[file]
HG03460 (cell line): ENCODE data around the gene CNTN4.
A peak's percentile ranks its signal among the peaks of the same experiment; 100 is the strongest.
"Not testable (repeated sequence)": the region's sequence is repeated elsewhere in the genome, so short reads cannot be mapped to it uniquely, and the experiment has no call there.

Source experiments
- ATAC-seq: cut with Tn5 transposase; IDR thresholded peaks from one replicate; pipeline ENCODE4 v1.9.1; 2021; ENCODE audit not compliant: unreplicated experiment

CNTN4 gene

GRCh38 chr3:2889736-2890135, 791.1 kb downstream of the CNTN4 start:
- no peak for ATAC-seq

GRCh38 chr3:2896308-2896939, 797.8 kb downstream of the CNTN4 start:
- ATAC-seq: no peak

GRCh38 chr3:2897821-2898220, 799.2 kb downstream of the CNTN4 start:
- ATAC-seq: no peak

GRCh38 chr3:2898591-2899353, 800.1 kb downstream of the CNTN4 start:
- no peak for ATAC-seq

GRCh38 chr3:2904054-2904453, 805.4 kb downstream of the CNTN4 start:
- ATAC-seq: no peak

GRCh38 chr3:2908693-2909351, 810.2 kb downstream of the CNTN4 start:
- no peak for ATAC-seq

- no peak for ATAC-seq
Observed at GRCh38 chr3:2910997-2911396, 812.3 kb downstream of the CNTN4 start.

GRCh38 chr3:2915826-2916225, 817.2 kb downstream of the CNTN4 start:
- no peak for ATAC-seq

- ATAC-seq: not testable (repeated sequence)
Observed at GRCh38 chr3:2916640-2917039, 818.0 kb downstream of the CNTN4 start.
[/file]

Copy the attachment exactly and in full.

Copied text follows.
HG03460 (cell line): ENCODE data around the gene CNTN4.
A peak's percentile ranks its signal among the peaks of the same experiment; 100 is the strongest.
"Not testable (repeated sequence)": the region's sequence is repeated elsewhere in the genome, so short reads cannot be mapped to it uniquely, and the experiment has no call there.

Source experiments
- ATAC-seq: cut with Tn5 transposase; IDR thresholded peaks from one replicate; pipeline ENCODE4 v1.9.1; 2021; ENCODE audit not compliant: unreplicated experiment

CNTN4 gene

GRCh38 chr3:2889736-2890135, 791.1 kb downstream of the CNTN4 start:
- no peak for ATAC-seq

GRCh38 chr3:2896308-2896939, 797.8 kb downstream of the CNTN4 start:
- ATAC-seq: no peak

GRCh38 chr3:2897821-2898220, 799.2 kb downstream of the CNTN4 start:
- ATAC-seq: no peak

GRCh38 chr3:2898591-2899353, 800.1 kb downstream of the CNTN4 start:
- no peak for ATAC-seq

GRCh38 chr3:2904054-2904453, 805.4 kb downstream of the CNTN4 start:
- ATAC-seq: no peak

GRCh38 chr3:2908693-2909351, 810.2 kb downstream of the CNTN4 start:
- no peak for ATAC-seq

- no peak for ATAC-seq
Observed at GRCh38 chr3:2910997-2911396, 812.3 kb downstream of the CNTN4 start.

GRCh38 chr3:2915826-2916225, 817.2 kb downstream of the CNTN4 start:
- no peak for ATAC-seq

- ATAC-seq: not testable (repeated sequence)
Observed at GRCh38 chr3:2916640-2917039, 818.0 kb downstream of the CNTN4 start.